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Posts Tagged ‘Training horses’

Big J’s been out in the Virginia woods for some real-world logging training with the rest of the working crew this month, along with Jason’s young gelding Chain; two beginners learning from the best, both men and experienced workhorses.

He’s posted photos on his FB page, the first of many, I hope.

J turned 10 on Sunday.  She’s in foal to Rudy, Ridgewind Farm’s standing stud; her third pregnancy that I know of.  I bought her and her daughter from a guy in Michigan two January’s ago and shipped them to Jason’s farm for training and, it was hoped, to be subsequently used by a couple of apprentices as a starter team.

They were two big, beautiful Suffolk mares completely herd-bound to each other, hardly even green-broke, and sorely in need of patient, constant handling to develop ground manners, as well as basic training as future workhorses.  They got lots of both, but the pair of young horseloggers needed a team to start their business long before my two girls were ready to pull their share of the load, so the original plan changed.

Then changed some more, last Fall, when we decided to split up the mother/daughter pair after realizing the 5-yr-old’s temperament – disruptive, flighty, nervous, and protective of her mother – would always  prevent the two from becoming a well-mannered, quiet, dependable team.   It’s a common problem with a pair of horses left to themselves as these two were, and the mother-daughter bond only makes it worse.

Another Biological Woodsman logging with Suffolks in southwestern Virginia took a liking to the bred young mare, an offer was made, and she has moved on to work for him and get him started as a Suffolk breeder.  And I’ll be looking for a big, broke Suffolk gelding next summer to match up with Big J, who is becoming a wonderful workhorse under Jason’s tutelage.

And so the months go by, and the work of training a horse to pull logs out of woods continues, as time and opportunity permits.   I am so very grateful for all the effort and care and experience that is going into this endeavor.   The hope is to have a well-trained team to begin with, when I move to the farm and start working in earnest on all that needs done.  I have a neglected forest to manage, trees to cut for barn timbers, and pastures to mow and maintain, just for starters.  My team of Suffolks will eventually do all the field and forest work, leaving the tractor to scoop manure and compost, lift heavy things, and provide power in the barnyard.  We’ll start slow and small, of course, and having a team trained by Jason to train me as I learn will be worth its weight in gold.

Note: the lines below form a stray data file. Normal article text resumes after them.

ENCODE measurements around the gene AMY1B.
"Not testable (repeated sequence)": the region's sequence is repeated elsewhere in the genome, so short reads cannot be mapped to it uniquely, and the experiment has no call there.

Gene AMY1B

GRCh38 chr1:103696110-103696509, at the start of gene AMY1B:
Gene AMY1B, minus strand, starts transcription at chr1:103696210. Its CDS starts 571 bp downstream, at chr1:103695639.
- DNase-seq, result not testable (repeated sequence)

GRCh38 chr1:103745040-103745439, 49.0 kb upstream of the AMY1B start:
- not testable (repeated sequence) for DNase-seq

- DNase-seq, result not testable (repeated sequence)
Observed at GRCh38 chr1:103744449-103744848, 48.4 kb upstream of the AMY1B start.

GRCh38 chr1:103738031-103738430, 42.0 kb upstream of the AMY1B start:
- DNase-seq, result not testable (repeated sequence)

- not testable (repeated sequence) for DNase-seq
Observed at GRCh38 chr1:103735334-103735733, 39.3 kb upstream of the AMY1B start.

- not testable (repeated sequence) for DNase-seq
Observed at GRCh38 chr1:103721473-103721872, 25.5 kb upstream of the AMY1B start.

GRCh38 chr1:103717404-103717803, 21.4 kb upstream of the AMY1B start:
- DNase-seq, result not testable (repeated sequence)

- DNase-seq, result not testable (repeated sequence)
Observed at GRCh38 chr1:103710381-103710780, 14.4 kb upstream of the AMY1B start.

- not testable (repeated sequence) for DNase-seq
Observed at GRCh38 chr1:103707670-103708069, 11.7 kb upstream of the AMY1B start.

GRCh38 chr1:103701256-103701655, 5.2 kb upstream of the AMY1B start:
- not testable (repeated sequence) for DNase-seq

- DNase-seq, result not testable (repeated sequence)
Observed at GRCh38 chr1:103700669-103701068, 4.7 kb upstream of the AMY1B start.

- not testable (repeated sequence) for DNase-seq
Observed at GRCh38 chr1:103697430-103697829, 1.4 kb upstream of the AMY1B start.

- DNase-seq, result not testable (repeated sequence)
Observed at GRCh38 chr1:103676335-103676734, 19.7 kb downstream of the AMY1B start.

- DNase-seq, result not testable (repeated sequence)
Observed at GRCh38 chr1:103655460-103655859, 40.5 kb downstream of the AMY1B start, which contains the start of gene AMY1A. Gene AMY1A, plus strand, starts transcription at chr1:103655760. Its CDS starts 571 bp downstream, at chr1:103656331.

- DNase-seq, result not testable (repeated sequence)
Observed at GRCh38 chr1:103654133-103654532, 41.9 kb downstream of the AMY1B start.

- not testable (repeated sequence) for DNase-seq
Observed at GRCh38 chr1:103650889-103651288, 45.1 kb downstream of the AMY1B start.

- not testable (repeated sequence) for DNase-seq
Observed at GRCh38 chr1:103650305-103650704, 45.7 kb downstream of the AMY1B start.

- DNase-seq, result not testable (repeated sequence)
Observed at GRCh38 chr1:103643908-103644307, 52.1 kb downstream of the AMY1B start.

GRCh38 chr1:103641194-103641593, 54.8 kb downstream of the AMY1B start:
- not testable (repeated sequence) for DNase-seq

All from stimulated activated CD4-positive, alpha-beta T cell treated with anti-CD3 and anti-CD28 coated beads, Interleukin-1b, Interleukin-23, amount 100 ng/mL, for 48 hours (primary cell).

Lessons in the woods - resting is a reward

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adam-and-j

  The horses have been at Jason’s for a month and a half now; not all of that time in training, of course – work schedules and weather take precedence as they should – but they’ve been getting schooled in all the basics and have really come a long way.  Mel and Adam have handled them nearly every day and worked with Jason on all the lessons so this is a real team effort.  I am glad we were able to get the horses to them well before they were finished with their Biological Woodsmen apprenticeship, so they are part of the girls’ training right from the start.  It will make for a very strong bond between the young horses and handlers, I think.

The weather was cold and nasty as January finished out, so they spent time in the barn, introducing them to bits in their mouths and simply handling them a lot on the ground including mane and forelock thinning.  They discovered J didn’t like being touched on her poll or top of the head, and would fret and shake her head, so that had to be worked through.  Adam is very tall (he makes her look small in the photo above but she’s really a brute) and exceptionally patient, which helped a great deal. 

Next they sacked them out with an old bridle, and put the harness on them.  More bit familiarity, learning to be comfortable with it in their mouths, eat around it, and yield to pressure as a signal.   Jason wrote, “They are getting better manners every day, and we will keep up their handling toward the end of them being productive working animals.”  I’d remarked they were like kindergarten students, to which Jason replied they were more at an elementary school level – such good news to hear. 

Hooves were trimmed the next week, and the horses did very well – all the daily handling had paid off.  On February 5th Jason wrote, “I think they did very well with the foot work.  Having good control on their head and teaching them about standing still, respecting our space and being rewarded for submitting to our handling of their feet is important.  They are tractable.  We will make great horses out of them.”  

They are spending time in separate box stalls during the day, which is making them braver and less attached to each other as a herd, and better animals all around.  School is going well.

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